E-mail addresses typically have two main parts: the user name and the domain name.
Here's an example:
professor is the user name and refers to the recipient's mailbox. After the @ sign comes learnthenet, the host name, also called the domain name. This refers to the mail server, the computer where the recipient has an electronic mailbox. It's usually the name of a company or organization.
The end of the domain name consists of a dot (“.”) followed by three or more letters (such as .com and .gov) that indicate the top-level domain (TLD). This part of the domain name indicates the type of organization or the country where the host server is located. In the case of our example, the top level domain is .com.
There are many top-level domains in use on the web, and more top-level domains are made available on a regular basis. Here are some of the most common top-level domains currently in use:
- .aero–For the air-transport industry
- .biz–Reserved for businesses
- .com–For businesses and commercial enterprises; most companies use this extension
- .coop–Reserved for cooperatives
- .edu–For educational institutions and universities
- .gov–Reserved for United States government agencies
- .info–For informational sites
- .int–For organizations established by international treaties
- .jobs–For employment-related sites
- .mil–For the United States military
- .mobi–For sites related to mobile devices
- .museum–For use by museums
- .name–For use by individuals
- .net–For networks; usually reserved for organizations such as Internet service providers
- .org–For non-commercial organizations
- .pro–For use by licensed professionals, such as attorneys and physicians
- .tel–For services connecting phone networks and the Internet
- .travel–For travel-related services, like airlines, hotels and agents
More information about top-level domains is available at the website of ICANN, the organization that administers TLDs.
For e-mail addresses outside of the United States, there is often a two letter country code. For instance, .ca indicates Canada, .uk indicates the United Kingdom and .mx indicates Mexico. Here's a complete list of Internet country and territory codes.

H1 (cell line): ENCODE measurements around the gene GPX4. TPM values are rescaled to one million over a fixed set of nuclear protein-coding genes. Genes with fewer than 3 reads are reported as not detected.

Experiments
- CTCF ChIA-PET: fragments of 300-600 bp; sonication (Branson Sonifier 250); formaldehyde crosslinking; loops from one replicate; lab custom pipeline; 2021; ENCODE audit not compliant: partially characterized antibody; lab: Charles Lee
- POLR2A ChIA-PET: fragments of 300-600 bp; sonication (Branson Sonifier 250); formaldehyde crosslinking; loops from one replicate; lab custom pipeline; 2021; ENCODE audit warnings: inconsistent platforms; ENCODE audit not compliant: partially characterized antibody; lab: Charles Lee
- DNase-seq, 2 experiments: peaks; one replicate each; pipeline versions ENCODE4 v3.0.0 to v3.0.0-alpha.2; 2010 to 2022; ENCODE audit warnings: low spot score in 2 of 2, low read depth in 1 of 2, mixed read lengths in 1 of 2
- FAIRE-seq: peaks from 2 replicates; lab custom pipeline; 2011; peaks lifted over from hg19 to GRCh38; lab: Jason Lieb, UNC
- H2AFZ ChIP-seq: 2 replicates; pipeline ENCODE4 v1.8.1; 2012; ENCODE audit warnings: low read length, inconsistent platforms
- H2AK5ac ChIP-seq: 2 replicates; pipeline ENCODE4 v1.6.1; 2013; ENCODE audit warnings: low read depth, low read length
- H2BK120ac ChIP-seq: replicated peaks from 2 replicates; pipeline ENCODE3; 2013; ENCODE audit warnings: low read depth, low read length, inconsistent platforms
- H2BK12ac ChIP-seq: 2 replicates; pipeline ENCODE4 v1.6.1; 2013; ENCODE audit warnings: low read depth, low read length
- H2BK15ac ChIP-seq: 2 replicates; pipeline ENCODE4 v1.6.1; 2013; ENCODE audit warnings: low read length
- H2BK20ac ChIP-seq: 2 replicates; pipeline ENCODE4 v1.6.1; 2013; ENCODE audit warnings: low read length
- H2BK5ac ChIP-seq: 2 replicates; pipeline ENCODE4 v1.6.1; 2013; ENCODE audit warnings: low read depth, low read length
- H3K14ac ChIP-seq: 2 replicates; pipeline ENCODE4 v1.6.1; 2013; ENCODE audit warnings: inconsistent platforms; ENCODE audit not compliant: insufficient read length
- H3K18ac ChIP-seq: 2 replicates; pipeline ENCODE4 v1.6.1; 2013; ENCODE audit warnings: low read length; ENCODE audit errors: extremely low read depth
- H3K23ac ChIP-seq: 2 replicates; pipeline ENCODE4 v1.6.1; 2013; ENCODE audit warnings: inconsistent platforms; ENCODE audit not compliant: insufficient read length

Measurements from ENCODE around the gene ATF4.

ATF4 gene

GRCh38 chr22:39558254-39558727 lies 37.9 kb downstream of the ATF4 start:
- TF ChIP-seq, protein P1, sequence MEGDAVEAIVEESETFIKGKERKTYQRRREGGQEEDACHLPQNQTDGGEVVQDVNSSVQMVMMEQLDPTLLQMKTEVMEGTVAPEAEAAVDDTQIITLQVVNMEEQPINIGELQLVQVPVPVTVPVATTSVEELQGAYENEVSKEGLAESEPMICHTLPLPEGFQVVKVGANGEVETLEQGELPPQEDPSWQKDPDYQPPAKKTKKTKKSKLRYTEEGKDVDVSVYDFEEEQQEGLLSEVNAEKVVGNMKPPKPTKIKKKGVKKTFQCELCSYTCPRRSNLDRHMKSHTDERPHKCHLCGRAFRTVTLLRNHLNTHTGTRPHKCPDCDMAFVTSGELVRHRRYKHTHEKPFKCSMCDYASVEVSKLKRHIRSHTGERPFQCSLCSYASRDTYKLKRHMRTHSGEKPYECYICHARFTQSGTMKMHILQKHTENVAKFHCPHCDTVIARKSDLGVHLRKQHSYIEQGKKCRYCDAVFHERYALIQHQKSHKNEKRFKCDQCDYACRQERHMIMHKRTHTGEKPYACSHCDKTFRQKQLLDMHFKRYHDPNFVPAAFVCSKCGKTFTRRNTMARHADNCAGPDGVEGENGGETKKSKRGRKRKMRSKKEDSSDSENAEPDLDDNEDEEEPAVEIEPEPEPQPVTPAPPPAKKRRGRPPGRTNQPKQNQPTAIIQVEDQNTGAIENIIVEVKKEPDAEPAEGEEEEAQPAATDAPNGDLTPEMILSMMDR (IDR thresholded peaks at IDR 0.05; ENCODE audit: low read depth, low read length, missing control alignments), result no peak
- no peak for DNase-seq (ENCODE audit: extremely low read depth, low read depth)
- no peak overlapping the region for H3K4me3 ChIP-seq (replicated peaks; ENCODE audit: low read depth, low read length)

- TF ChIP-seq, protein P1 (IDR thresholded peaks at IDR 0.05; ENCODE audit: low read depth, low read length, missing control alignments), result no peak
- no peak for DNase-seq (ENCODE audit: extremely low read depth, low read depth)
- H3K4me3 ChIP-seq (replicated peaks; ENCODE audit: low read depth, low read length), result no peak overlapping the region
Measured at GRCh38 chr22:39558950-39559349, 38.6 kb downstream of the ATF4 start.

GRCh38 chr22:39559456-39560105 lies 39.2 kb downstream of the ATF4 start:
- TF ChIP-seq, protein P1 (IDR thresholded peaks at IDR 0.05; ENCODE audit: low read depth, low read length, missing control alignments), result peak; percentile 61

E-mail Address vs. Web Address
Below you can see the difference between an e-mail address and the address of a website, also known as a URL. Notice that a Web address never contains an @ sign.
E-mail address: firstname.lastname@example.org
Web address: www.whitehouse.gov
For a fascinating history of the now ubiquitous @ sign, read “Where It's At.”
Frequently Asked Questions
How can I get an email address using a custom domain name and top-level domain?
If you want an email account that has a custom domain name and TLD you have a few options. First, you could register the domain name with a domain name registrar such as Domain.com or Namecheap, and elect to purchase email service from them as well. Second, you could work with an email provider such as Gmail and purchase a premium plan which includes support for custom domain names. Finally, if you already have a website hosted at the domain name you want to use for email, log into your hosting acount and look for email account settings in the hosting account control panel. Depending on the details of your hosting plan, you can probably create email addresses from your hosting account control panel and then follow their instructions for accessing the account using either a web-based email client or a desktop email application such as Microsoft Outlook.
What happens if I type in an email address incorrectly?
If you accidentally type in an email address incorrectly one of two things will happen. First, if the mistyped email address actually exists the email will be delivered to that email inbox. You can try to retract the email – a somewhat technical step that varies considerably from one email client to the next – but there's a good chance the email will simply be delivered to the address you typed. Second, if the mistyped email address doesn't exist you'll receive an error message stating that the email could not be delivered.